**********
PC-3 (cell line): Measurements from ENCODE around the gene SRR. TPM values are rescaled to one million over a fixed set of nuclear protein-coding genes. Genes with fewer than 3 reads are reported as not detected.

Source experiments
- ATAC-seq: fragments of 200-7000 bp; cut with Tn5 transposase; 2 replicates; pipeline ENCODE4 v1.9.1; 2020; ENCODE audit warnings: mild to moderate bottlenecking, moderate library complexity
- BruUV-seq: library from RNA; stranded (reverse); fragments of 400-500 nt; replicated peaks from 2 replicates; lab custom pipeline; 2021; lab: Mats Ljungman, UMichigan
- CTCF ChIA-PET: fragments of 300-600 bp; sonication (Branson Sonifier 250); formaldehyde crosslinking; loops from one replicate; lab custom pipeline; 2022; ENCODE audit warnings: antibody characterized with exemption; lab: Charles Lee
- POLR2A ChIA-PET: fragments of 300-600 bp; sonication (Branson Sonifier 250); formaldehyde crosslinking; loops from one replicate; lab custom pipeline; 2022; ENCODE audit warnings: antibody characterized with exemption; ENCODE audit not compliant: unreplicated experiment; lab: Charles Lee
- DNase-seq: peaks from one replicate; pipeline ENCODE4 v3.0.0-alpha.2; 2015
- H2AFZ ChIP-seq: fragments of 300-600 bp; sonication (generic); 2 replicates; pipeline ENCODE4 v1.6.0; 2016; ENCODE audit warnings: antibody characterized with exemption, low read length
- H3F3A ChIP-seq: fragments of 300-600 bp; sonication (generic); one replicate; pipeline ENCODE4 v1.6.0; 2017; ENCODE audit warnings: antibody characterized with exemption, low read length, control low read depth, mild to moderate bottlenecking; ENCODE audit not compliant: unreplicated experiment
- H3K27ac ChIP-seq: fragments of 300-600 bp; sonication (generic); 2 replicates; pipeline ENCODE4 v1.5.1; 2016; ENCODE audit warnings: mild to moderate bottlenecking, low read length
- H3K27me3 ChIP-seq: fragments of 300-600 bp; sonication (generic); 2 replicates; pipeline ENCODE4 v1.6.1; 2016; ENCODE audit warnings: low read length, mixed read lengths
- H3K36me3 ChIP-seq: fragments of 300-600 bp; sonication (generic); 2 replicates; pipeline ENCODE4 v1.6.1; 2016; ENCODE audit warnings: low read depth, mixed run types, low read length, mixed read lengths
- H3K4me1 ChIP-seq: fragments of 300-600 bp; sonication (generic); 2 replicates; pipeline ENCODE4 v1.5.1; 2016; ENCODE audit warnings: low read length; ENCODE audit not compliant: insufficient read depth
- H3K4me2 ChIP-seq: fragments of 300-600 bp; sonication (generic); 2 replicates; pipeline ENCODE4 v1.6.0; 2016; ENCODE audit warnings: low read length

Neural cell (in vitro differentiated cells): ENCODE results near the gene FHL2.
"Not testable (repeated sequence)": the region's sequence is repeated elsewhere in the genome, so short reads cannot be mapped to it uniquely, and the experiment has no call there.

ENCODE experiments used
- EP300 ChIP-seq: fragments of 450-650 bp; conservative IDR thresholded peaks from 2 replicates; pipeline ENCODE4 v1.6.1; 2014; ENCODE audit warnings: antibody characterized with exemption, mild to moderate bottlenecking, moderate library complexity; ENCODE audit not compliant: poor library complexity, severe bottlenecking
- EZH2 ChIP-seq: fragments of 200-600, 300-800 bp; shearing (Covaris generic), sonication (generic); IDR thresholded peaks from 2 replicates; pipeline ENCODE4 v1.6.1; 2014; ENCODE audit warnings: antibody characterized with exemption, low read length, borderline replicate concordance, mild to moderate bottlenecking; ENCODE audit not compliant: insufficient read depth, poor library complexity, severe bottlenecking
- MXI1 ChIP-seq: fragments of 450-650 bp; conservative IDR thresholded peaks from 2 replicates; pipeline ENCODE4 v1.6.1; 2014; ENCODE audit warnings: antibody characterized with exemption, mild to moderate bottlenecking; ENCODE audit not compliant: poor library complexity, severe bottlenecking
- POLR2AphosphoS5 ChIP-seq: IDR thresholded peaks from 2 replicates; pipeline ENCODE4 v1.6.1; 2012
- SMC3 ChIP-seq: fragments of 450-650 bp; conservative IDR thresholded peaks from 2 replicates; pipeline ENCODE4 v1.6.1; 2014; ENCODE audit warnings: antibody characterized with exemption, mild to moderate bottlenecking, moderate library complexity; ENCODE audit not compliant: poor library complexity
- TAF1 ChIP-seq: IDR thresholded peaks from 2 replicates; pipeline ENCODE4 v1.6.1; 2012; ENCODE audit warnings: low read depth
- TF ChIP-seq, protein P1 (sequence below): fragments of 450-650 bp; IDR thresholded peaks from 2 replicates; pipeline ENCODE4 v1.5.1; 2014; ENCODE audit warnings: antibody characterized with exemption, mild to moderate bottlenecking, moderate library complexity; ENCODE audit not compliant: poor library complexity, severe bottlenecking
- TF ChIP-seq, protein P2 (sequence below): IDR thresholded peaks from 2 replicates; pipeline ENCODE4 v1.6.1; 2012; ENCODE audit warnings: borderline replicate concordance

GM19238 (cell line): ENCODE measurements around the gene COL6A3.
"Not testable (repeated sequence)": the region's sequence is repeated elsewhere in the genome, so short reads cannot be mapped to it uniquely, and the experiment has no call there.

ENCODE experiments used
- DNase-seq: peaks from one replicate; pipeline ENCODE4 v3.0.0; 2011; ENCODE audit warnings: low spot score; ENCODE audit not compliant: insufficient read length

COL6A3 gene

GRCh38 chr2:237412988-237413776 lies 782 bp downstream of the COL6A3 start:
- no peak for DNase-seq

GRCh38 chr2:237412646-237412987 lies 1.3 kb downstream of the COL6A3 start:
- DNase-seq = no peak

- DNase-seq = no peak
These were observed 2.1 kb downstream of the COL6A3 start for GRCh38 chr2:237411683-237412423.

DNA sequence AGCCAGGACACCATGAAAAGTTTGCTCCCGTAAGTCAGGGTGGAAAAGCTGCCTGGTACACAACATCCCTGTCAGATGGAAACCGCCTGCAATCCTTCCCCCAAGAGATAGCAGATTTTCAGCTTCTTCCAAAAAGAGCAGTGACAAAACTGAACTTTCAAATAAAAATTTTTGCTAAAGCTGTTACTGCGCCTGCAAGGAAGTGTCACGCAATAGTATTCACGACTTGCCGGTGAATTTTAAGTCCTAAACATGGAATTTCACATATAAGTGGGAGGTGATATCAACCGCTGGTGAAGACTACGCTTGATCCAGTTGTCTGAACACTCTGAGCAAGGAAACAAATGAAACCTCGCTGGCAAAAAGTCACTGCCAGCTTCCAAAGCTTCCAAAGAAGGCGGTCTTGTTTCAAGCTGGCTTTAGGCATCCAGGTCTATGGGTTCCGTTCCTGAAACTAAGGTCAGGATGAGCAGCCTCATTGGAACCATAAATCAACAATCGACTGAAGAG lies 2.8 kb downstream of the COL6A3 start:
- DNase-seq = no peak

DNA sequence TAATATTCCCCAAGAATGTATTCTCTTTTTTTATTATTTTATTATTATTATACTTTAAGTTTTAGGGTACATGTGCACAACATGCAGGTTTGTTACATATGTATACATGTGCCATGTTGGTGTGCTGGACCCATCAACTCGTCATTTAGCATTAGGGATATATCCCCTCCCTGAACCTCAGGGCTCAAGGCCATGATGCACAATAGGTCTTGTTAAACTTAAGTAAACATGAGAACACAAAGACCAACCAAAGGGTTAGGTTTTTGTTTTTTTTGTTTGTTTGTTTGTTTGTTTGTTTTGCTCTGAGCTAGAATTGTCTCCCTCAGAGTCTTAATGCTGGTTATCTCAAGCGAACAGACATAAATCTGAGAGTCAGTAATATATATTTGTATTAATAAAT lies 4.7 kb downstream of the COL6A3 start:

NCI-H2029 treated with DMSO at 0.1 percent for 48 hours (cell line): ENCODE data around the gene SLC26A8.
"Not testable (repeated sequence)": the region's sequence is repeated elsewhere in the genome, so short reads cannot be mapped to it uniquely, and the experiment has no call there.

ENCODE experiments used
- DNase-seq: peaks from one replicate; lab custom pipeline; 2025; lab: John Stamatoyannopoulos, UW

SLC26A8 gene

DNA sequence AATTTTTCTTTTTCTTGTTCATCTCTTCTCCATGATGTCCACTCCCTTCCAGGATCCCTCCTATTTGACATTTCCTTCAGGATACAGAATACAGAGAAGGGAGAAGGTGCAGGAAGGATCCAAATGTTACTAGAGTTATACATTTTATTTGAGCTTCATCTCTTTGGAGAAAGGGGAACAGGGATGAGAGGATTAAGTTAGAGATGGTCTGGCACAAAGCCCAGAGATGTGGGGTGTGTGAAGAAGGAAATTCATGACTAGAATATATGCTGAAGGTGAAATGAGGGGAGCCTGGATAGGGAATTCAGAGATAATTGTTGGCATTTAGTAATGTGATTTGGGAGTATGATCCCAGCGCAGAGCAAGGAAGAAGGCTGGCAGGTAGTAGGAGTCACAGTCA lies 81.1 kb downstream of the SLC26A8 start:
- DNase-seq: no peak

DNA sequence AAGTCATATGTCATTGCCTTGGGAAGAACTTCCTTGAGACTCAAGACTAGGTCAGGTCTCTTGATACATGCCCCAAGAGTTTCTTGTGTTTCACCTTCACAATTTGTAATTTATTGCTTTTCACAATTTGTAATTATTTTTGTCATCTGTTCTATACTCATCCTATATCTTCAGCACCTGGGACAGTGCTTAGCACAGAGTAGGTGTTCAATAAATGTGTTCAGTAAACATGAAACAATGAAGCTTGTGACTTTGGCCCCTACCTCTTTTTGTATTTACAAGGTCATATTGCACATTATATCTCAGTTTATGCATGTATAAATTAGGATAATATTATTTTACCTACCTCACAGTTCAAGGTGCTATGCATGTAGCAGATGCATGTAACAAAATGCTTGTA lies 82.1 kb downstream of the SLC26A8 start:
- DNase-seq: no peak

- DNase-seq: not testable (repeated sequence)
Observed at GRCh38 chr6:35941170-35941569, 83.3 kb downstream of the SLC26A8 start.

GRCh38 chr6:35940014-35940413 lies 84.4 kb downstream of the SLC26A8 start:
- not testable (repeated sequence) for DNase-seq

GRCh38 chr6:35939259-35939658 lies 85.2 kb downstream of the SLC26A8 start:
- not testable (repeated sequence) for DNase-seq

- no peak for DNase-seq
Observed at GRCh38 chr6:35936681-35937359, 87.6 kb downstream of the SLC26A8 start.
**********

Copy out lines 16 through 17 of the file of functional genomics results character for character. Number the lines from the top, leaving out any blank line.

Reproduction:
"Not testable (repeated sequence)": the region's sequence is repeated elsewhere in the genome, so short reads cannot be mapped to it uniquely, and the experiment has no call there.

ENCODE experiments used